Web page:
Silent films at the 55th London Film Festival – a preview

Berenice Bejo in The Artist (2011)
Berenice Bejo in The Artist (2011)

• This post was updated on 30 September 2011

Stand by for 15 days of non-stop film-film-film in the capital – the London Film Festival approaches. High-profile events such as this are renowned for attracting the best new films, but increasingly they offer a space for freshly restored classics as well. Happily, this year, silent films fall into both of those categories.

The headline news is that Michel Hazanavicius’s hotly-tipped The Artist (2011) is coming to London. This modern silent, a love letter to 1920s Hollywood, has consistently charmed critics since it was first shown at Cannes and the Weinsteins are opening it in America at Thanksgiving, leading inevitably to what the magazines call “Oscar buzz”. There is still no news of the UK release date, so these two London gala screenings, while pricey, are certainly precious. I can’t wait to see it, myself.

Miles Mander and Madeleine Carroll in The First Born (1928)
Miles Mander and Madeleine Carroll in The First Born (1928)

The next big thing, as it were, is the London Film Festival Archive Gala, which this year will be the BFI’s brand-new restoration of Miles Mander’s The First Born (1928), as I revealed on Wednesday. This stunning film will be accompanied by the premiere of a new score written by the incomparable Stephen Horne when it screens at the Queen Elizabeth Hall on the Southbank. Do not miss.

The Goose Woman (1925)
The Goose Woman (1925)

Stephen Horne will also provide musical accompaniment for two of the other silent film screenings at the festival – in the Treasures from the Archives strand. First up is The Goose Woman (1925), a Hollywood film directed by Clarence Brown (Flesh and the Devil, Anna Christie). This film is a recent rediscovery, which been restored by Kevin Brownlow and Robert Gitt, who will introduce the screening. The Goose Woman stars Louise Dresser as a former opera singer who tries to regain some of her fame by claiming to have witnessed a murder. Unfortunately, her false testimony frames her son, played by Jack Pickford. This movie was a great success at this year’s San Francisco Silent Film Festival, so it’s very exciting to finally be able to see it in the UK. The screening at BFI Southbank will be prefaced by a couple of early Vitaphone shorts  – yes, sound films.

Shoes (1916)
Shoes (1916)

Next, a double-bill of restorations from foreign archives – The Nail in the Boot (1931), from the Gosfilmofun in Moscow, is a piece of Soviet silent propaganda, that was nonetheless attacked at the time for prioritising form over content. When a soldier fails in an assignment because of an injury caused by a broken shoe, a military inquiry is held to find out whether he is a traitor to the cause. The film is partnered an American film, Shoes (1916), directed by Lois Weber. This movie, which was been restored from separate prints by the EYE institute in the Netherlands, focuses on inner-city poverty – as experienced by a young shopworker who wants some new shoes, which of course she can’t afford. This programme screens at NFT1 in BFI Southbank.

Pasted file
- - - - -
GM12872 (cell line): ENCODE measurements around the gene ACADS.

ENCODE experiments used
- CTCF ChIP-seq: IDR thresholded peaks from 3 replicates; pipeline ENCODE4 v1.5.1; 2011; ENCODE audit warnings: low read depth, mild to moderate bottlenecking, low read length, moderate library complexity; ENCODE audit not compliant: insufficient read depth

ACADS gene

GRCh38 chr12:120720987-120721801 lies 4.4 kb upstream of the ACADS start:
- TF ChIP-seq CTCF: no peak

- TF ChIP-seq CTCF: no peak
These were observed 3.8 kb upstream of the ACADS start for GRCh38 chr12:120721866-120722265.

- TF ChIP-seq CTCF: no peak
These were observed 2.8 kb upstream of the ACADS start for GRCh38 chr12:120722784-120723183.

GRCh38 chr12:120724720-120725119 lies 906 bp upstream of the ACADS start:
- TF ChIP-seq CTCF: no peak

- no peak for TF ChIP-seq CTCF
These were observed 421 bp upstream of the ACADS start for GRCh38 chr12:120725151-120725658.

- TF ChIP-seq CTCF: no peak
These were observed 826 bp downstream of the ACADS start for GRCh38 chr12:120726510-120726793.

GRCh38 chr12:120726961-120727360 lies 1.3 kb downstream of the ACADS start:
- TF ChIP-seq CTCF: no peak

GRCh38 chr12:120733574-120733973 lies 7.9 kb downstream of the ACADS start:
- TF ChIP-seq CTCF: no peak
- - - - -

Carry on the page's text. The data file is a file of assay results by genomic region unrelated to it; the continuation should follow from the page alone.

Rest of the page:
Le Voyage Dans la Lune (1902)
Le Voyage Dans la Lune (1902)

A late addition to the programme, the restoration of Méliès’s hand-tinted, full-colour  Voyage Dans La Lune (1902) will screen twice at the festival, accompanying Roberto Rossellini’s The Machine That Kills Bad People (1952), “a satirical fantasy … about a photographer who discovers that his camera has magic powers: as he develops snapshots in his studio, their subjects expire in another part of the town, inspiring the cameraman to devise a scheme to kill the wicked, the greedy and the corrupt.” Click here for more information and tickets to the screenings, which will be held at BFI Southbank.

Cosmopolitan London (1924)
Cosmopolitan London (1924)

The final silent Treasure from the Archive is a collection of tinted and toned documentary travelogues, showing London in the 1920s. Wonderful London incorporates footage from all across the city, and the screening will be introduced by Bryony Dixon, with piano accompaniment by Neil Brand. Talk about silent London … you can watch these six films in two screenings at BFI Southbank.

I must add a special mention also, to a short film playing as part of a collection called Just Because You’re Paranoid, It Doesn’t Mean They’re Not After You at BFI Southbank. Henry Miller’s A Short Film About Shopping (2011) is described as “a silent study” in which a “a dentist’s mundane routine is radically altered by a trip to the shops. You can watch the trailer here.

The 55th London Film Festival runs from 12-27 October 2011. Everything you need to know about booking tickets for the London Film Festival is explained here.

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